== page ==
woodland scenery gave it the air of an outdoor festival in the Carolina backwoods. Ben Bridwell, lead vocals and face of the band, sported a fitted black cap and a slightly scruffy beard that made him look like a real good ol’ boy. But I wasn’t convinced. The band didn’t bring the Southern comfort; it brought a cold professionalism that did not translate to the audience’s excited anticipation. The only band member who performed with energy was Barrett, who killed on drums with at least an animated accuracy. After the show I spoke with Blake Hutson, a music major who had traveled up from Las Cruces to see Band of Horses. He has been drawing inspiration from them as an avid listener since the band’s first album, “Everything All The Time,” came out in 2006. He loves Bridwell’s unusual voice, and the band’s unique indie-folk sound. We agreed that it was a well-composed show and that the band played cohesively as a group. However, the band played mostly music from their last album, “Mirage Rock,” which has a distinctly forgettable mainstream feel. We both agreed that we would have rather seen it three years ago in a less polished, more personal and passionate scenario that left the mirage rock out of the picture.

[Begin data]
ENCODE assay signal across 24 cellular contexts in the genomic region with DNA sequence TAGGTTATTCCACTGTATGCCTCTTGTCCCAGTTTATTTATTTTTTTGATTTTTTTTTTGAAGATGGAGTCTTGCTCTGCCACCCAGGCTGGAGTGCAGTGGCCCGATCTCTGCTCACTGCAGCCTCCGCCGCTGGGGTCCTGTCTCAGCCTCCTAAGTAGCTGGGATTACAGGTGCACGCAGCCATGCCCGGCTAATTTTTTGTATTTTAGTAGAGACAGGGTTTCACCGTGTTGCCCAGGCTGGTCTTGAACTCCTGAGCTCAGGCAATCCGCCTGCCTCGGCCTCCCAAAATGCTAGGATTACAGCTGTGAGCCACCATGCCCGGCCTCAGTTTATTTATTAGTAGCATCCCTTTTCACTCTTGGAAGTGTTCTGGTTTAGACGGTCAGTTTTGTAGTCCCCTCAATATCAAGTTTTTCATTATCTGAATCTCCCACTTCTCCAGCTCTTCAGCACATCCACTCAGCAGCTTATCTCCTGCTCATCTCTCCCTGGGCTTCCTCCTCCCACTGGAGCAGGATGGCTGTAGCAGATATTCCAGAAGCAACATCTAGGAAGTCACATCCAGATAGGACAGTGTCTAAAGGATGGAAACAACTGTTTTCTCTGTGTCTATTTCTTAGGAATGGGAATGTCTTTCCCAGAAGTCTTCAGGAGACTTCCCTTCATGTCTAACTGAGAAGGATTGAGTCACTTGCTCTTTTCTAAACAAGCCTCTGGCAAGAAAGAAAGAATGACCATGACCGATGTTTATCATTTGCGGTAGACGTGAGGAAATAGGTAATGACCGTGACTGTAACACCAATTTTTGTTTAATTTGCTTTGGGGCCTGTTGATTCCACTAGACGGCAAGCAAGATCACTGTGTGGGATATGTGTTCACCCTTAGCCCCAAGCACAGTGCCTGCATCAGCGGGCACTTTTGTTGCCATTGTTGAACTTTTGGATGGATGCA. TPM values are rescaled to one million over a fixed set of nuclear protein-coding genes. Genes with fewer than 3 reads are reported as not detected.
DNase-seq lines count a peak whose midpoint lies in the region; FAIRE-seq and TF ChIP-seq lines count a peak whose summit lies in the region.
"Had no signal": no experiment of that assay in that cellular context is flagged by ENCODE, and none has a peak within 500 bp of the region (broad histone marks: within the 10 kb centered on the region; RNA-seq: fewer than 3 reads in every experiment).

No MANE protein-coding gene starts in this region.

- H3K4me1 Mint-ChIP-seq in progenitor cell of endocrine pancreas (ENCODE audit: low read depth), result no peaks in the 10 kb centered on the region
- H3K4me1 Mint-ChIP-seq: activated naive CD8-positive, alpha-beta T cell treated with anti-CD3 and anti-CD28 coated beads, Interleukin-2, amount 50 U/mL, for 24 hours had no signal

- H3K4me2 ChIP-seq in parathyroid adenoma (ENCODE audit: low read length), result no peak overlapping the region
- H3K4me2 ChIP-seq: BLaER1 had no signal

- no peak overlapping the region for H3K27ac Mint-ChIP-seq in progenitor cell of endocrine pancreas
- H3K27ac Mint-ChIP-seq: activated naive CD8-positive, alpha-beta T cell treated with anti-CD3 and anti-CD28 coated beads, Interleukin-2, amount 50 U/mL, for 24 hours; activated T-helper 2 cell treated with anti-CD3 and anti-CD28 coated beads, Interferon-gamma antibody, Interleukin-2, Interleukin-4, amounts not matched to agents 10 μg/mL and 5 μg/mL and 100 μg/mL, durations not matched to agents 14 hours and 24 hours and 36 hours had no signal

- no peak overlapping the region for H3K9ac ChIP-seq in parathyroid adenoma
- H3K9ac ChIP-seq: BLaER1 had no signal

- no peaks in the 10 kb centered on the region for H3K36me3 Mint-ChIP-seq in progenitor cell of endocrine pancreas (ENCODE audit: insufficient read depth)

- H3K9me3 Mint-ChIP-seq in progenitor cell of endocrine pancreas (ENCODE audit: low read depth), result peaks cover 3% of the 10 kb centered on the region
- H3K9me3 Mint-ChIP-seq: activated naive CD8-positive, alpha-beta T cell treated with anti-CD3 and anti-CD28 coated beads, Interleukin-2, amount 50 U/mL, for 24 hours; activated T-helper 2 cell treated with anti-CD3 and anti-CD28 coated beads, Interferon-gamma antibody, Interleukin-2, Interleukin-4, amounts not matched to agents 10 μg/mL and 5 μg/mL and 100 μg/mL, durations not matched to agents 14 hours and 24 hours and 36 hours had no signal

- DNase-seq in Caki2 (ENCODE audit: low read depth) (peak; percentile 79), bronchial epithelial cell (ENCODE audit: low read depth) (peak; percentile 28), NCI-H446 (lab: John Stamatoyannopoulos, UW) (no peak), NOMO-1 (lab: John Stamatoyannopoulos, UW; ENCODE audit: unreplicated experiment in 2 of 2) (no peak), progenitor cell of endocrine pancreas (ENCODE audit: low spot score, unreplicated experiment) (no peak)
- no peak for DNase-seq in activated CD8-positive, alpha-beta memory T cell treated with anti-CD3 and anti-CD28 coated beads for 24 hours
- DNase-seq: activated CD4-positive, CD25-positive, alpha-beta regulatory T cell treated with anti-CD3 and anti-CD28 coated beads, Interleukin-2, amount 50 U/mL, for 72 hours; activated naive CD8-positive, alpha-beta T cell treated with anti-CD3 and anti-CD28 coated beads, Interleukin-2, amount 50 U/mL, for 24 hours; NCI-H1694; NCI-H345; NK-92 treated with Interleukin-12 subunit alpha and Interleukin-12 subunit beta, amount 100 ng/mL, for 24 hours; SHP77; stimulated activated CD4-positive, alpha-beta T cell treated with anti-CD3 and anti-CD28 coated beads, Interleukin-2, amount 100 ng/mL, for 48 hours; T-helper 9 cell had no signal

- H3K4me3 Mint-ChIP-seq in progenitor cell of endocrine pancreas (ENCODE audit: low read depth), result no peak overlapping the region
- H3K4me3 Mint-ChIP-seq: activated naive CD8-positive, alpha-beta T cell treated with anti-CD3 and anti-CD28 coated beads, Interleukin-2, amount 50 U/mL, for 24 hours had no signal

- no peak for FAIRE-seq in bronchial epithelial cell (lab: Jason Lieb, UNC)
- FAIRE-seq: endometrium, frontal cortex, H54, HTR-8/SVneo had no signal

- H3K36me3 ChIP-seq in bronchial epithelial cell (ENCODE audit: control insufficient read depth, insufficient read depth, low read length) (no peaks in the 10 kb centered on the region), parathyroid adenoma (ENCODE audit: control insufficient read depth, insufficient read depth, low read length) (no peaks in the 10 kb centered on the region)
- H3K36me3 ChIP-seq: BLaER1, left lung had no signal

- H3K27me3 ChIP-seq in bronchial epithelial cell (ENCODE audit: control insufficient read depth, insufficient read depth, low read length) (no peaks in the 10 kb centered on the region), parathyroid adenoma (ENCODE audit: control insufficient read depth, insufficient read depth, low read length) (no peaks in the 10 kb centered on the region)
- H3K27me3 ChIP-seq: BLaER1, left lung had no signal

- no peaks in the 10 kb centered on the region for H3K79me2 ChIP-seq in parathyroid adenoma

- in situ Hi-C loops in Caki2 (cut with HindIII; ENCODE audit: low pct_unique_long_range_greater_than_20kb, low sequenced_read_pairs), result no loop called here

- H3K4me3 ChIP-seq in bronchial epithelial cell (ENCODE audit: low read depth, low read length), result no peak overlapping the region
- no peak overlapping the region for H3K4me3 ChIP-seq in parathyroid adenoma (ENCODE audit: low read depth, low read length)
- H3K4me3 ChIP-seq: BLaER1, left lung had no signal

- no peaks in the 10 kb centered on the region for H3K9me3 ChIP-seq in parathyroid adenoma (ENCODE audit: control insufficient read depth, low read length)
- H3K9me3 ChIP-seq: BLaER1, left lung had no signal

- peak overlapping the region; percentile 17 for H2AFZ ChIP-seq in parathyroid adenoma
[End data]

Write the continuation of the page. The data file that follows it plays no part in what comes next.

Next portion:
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Where can you speak to avid fans of cartoon shows in between a ramen-eating contest and a Japanese rock concert? Where else but Sabaku Con? Last weekend, Sabaku Con (Sabaku is Japanese for “desert”) brought anime and video game fans together for a three-day celebration of nerd-dom. The convention drew in more than 900 attendees for its inaugural event. Convention Chairman Greg Fennell, who has directed similar conventions in Arizona for the last five years, said the local reception was better than expected. “The excitement factor of a new con really stood out,” Fennell said. “Since we have well-established anime cons here in Arizona, it was nice to see a crowd so energetic for a new convention.” Sabaku Con, held at the Crowne Plaza Hotel, featured guests Troy Baker and Mary Elizabeth McGlynn, voice-over actors with credits in “Naruto” and “Ghost in the Shell,” respectively. Sabaku Con featured nonstop programming Friday and Saturday between the hours of 10 a.m. and 2 a.m. On Sunday, the convention closed at 6 p.m. The convention’s events included a costume contest, a Japanese fashion show, a rock concert, a rave dance, an exhibitor’s hall of artist and retail booths, a maid café and dozens of fan-hosted panels. Panel topics ranged from educational (“Breaking into the Industry,” “Know your Japanese Meme”) to competitive (“Amateur Voice Acting Competition,” “Anime Jeopardy”) to ridiculous (“Ramen Warrior,” “Whose Line is it Anime?”) Costumed attendees crowded the hallways during convention hours, stopping every so often to pose for photographs. K’Dawn Butler, one such attendee, made — from scratch — a different costume to wear for each day. Butler said cosplay, short for “costume play,” where fans dress up to represent fictional characters, makes the convention that much more fun. “You can just prance around in your costume that you worked so hard on and someone will say, ‘Oh